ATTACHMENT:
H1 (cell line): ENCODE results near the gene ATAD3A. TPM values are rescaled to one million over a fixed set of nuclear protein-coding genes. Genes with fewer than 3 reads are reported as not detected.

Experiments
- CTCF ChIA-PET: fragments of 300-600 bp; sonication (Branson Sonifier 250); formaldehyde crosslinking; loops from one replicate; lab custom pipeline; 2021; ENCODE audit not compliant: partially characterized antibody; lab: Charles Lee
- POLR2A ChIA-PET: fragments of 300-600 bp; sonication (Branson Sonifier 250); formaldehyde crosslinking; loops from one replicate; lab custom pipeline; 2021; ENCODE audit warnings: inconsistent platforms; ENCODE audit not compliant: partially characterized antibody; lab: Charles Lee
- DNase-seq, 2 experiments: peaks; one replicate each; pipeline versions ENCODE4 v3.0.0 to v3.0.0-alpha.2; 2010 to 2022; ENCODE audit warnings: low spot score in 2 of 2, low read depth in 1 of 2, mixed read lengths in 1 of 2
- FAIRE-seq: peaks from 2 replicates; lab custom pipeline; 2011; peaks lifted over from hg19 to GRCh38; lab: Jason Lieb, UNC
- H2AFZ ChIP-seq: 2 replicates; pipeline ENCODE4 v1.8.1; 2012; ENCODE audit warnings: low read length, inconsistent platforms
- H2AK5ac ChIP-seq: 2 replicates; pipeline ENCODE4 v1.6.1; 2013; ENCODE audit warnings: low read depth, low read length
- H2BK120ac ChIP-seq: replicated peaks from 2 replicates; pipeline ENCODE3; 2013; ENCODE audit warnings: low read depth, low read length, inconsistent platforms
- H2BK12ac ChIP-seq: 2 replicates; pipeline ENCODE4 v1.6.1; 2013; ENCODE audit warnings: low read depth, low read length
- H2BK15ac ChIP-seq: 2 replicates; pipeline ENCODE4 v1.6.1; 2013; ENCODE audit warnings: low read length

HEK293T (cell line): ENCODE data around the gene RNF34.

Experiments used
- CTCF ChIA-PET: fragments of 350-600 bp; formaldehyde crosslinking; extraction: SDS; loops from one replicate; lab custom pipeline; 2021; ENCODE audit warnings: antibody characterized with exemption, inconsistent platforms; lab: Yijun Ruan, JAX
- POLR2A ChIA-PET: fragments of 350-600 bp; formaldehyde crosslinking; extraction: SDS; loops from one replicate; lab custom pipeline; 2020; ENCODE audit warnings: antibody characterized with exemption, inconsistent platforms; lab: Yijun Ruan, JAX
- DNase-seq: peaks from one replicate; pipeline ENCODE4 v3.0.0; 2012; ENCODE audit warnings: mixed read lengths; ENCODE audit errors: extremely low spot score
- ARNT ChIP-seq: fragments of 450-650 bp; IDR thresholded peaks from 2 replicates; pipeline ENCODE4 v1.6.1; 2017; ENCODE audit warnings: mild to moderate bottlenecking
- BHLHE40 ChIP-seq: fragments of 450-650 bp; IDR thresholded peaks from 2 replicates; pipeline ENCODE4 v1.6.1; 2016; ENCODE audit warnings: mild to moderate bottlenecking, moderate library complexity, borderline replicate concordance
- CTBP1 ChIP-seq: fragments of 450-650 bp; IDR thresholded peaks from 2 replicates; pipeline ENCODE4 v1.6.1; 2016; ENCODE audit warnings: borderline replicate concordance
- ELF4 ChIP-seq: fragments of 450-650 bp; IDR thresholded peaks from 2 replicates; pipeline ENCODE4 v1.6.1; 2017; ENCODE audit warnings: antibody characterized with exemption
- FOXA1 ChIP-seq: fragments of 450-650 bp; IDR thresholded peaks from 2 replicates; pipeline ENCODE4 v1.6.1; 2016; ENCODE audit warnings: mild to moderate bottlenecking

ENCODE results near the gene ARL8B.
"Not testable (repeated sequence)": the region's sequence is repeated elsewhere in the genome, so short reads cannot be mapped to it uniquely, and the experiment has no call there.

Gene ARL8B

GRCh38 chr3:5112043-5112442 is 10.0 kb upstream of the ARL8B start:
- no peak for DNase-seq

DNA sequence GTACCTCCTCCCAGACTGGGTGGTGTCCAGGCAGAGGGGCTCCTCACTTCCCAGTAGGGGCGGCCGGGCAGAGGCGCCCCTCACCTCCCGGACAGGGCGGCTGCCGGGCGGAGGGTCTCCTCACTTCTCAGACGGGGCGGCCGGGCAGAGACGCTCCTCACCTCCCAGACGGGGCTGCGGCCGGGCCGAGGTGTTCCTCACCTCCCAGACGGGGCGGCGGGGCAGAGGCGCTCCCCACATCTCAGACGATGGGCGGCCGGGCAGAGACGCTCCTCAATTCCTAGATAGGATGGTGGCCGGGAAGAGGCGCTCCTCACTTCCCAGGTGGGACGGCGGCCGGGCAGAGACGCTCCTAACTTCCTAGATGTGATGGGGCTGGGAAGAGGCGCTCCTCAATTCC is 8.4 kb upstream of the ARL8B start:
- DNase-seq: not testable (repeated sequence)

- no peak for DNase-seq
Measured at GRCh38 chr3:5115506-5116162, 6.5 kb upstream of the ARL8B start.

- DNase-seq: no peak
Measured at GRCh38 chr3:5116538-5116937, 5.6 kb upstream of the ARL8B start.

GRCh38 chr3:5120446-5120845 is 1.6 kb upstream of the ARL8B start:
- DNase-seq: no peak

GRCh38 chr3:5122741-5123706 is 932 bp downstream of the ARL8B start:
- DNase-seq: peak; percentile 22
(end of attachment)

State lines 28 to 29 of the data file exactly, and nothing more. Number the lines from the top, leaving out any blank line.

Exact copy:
- DNase-seq: not testable (repeated sequence)

- no peak for DNase-seq